E3: THQ Executive on Hollywood's Growing Acceptance of Video Games, Working With Guillermo del Toro on 'inSANE' (Q&A)
Danny Bilson also reveals his hope of getting a miniseries greenlit based on the "Homefront" video game with "Rocketeer" producer Lloyd Levin.
Transmedia is the new buzzword in Hollywood. Danny Bilson, executive vp core games at Los Angeles-based game publisher THQ, will be showcasing what that term means with a new lineup of video games at E3 2011. THQ is looking to expand its gaming audience by releasing comic books, novels, TV shows and movies that expand each game property beyond interactive entertainment.
Bilson is one of a growing number of video game executives who grew up playing games. In Bilson's case, he actually migrated from Hollywood to the interactive space. With his writing partner, Paul DeMeo, Bilson wrote the Disney feature film The Rocketeer, as well as the television series The Sentinel, which aired on UPN, and Warner Bros. Television's The Flash.
After getting involved in games by writing James Bond 007: Everything or Nothing with DeMeo for Electronic Arts, Bilson worked as a consulting producer on The Sims. His first transmedia project at THQ, Homefront, sold more than 1 million copies as a game in its first week. Most recently, Bilson has been working closely with Guillermo del Toro on a new video game franchise, inSANE, that THQ-owned developer Volition will release in 2013. In an exclusive intervidew, Bilson talks about the future of Hollywood convergence and explains why talent like del Toro are gravitating to games.
The Hollywood Reporter: How have you seen Hollywood's acceptance of video games evolve over the years?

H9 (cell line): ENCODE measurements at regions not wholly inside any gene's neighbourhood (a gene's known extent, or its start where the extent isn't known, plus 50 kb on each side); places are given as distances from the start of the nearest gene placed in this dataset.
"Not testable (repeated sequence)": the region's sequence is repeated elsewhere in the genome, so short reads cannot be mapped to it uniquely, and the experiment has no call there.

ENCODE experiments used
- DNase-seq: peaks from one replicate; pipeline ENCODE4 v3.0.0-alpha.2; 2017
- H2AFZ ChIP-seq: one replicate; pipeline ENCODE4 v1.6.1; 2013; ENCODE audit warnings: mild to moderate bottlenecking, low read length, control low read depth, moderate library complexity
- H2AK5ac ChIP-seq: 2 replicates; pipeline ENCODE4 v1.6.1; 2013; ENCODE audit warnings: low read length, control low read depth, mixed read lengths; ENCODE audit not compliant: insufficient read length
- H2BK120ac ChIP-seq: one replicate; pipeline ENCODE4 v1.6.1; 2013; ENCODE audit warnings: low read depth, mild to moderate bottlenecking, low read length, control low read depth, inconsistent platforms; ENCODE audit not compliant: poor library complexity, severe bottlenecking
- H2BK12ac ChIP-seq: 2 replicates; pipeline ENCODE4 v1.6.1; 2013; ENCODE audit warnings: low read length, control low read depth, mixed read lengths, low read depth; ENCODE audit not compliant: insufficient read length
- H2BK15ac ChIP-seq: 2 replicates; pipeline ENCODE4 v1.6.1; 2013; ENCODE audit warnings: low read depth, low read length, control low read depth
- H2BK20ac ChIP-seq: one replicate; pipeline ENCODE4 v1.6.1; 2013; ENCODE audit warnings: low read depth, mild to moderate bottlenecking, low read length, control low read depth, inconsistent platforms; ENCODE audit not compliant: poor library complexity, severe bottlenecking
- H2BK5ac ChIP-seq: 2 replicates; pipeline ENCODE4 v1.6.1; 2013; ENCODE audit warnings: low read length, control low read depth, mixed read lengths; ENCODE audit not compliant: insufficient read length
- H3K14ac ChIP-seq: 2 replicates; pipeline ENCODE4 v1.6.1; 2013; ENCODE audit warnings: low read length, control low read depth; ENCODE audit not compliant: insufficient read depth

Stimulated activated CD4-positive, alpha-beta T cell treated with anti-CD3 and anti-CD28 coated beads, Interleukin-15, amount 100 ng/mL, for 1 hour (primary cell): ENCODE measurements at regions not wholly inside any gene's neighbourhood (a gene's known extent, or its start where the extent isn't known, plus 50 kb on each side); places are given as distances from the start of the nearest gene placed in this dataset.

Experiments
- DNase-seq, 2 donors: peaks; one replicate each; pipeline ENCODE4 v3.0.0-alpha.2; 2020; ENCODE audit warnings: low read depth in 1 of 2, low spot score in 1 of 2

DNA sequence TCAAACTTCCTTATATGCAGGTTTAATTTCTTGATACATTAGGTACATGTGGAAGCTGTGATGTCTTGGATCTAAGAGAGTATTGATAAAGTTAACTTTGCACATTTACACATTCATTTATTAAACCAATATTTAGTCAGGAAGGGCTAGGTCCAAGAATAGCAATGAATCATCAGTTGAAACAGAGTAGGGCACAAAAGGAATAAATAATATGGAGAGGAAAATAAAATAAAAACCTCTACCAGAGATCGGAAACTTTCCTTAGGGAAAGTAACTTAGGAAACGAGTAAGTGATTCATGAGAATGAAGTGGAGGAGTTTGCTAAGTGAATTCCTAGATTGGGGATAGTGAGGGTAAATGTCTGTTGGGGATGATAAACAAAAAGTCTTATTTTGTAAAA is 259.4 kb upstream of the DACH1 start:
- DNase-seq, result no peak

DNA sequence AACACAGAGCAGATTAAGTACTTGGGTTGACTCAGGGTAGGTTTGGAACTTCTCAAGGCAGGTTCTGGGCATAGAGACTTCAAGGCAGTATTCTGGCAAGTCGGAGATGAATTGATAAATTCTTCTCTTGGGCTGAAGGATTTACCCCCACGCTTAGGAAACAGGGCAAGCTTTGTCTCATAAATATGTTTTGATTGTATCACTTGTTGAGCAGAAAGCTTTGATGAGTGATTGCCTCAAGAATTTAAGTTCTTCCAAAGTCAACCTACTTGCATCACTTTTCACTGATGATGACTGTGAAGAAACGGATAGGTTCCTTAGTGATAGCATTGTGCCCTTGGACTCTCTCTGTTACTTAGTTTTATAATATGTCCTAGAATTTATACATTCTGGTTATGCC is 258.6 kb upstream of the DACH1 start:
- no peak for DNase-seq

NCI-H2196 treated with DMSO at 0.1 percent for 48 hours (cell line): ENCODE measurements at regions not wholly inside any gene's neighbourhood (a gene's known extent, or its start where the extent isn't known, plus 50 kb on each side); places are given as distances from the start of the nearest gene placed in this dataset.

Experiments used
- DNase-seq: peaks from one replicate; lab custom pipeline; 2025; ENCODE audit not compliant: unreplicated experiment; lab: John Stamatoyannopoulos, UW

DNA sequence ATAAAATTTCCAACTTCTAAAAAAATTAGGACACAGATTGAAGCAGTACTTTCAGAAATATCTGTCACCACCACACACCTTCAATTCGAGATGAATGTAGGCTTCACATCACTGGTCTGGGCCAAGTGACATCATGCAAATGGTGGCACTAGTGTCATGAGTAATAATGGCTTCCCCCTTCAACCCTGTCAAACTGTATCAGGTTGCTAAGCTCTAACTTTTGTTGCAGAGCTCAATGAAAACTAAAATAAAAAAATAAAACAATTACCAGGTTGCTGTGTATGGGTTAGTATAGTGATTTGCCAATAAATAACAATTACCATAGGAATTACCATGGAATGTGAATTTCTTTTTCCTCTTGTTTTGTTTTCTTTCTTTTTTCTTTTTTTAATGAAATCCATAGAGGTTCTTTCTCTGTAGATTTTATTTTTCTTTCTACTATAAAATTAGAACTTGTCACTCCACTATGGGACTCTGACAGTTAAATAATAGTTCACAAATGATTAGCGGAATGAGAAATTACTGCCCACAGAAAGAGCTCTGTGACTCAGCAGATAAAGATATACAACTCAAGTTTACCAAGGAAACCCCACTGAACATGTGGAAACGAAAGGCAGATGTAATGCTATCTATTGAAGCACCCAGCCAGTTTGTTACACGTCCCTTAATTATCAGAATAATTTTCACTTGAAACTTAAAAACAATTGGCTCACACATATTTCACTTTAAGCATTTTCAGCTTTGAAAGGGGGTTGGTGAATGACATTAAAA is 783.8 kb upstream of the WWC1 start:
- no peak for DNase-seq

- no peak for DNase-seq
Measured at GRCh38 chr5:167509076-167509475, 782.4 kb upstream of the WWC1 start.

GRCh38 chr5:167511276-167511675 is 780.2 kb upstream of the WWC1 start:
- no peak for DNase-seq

Danny Bilson: I think it depends on the executive. If the executive is a gamer and understands games organically and is passionate about it, it's a completely different experience than if the executive is looking at games as something they have to do because it's what kids are playing today. It creates a completely different experience. Some executives respect games as an equal art form. Some still think it's a consumer product knockoff. We experience all those different things in dealing with them and have to navigate our way through that.
THR: Can you explain what transmedia means to THQ?
Bilson: Transmedia to me is telling a story over multiple media using different media to tell different aspects of the story. The key is none of the media is repeating the same story. It's all fresh perspectives on the universe. And it all starts from the perspective of what would be cool if I love this IP as a fan. That's how we look at it. Just look at what George Lucas has done with Star Wars transmedia over the decades.
THR: How big a part of THQ business will transmedia become?
Bilson: We look at it as a way to make our games more important through partnerships that don't involve large exchanges of money. I don't look at it as a revenue stream. The revenue comes from selling more games because that's our core business, and then healthy partnerships where we have a lot of creative control. Partnerships are important because when you license out your content somebody else runs with it and does their adaptation. If we're fully partnered in it, then we have control over the creative. Adaptation doesn't work very well in transmedia. The fan has to feel they're moving seamlessly from one part of the transmedia universe to the other.
THR: Explain how THQ has taken advantage of being based in Hollywood when it comes to transmedia?